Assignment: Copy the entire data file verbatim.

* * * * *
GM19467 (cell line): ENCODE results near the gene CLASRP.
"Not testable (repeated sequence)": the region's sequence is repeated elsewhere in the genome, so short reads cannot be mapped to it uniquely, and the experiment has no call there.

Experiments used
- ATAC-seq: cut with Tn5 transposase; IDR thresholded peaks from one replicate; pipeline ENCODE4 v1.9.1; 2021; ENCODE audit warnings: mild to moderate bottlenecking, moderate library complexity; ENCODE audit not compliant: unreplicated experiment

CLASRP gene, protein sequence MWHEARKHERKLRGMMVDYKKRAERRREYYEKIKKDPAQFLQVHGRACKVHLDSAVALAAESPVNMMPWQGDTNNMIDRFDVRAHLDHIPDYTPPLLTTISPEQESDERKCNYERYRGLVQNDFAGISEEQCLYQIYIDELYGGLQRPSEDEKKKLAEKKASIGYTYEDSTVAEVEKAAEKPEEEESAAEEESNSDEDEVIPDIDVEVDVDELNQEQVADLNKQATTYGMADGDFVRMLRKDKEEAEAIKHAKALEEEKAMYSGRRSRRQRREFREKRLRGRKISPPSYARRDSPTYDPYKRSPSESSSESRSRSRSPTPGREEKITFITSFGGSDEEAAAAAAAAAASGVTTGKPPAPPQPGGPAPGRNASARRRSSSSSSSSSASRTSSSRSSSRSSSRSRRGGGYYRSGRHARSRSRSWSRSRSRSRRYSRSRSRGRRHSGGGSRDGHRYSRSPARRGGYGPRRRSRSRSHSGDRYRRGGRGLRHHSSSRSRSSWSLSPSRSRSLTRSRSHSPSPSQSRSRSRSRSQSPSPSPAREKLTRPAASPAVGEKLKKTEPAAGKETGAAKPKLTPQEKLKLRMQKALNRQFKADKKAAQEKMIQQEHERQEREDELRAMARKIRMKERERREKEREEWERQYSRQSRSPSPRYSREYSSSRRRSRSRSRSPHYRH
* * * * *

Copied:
GM19467 (cell line): ENCODE results near the gene CLASRP.
"Not testable (repeated sequence)": the region's sequence is repeated elsewhere in the genome, so short reads cannot be mapped to it uniquely, and the experiment has no call there.

Experiments used
- ATAC-seq: cut with Tn5 transposase; IDR thresholded peaks from one replicate; pipeline ENCODE4 v1.9.1; 2021; ENCODE audit warnings: mild to moderate bottlenecking, moderate library complexity; ENCODE audit not compliant: unreplicated experiment

CLASRP gene, protein sequence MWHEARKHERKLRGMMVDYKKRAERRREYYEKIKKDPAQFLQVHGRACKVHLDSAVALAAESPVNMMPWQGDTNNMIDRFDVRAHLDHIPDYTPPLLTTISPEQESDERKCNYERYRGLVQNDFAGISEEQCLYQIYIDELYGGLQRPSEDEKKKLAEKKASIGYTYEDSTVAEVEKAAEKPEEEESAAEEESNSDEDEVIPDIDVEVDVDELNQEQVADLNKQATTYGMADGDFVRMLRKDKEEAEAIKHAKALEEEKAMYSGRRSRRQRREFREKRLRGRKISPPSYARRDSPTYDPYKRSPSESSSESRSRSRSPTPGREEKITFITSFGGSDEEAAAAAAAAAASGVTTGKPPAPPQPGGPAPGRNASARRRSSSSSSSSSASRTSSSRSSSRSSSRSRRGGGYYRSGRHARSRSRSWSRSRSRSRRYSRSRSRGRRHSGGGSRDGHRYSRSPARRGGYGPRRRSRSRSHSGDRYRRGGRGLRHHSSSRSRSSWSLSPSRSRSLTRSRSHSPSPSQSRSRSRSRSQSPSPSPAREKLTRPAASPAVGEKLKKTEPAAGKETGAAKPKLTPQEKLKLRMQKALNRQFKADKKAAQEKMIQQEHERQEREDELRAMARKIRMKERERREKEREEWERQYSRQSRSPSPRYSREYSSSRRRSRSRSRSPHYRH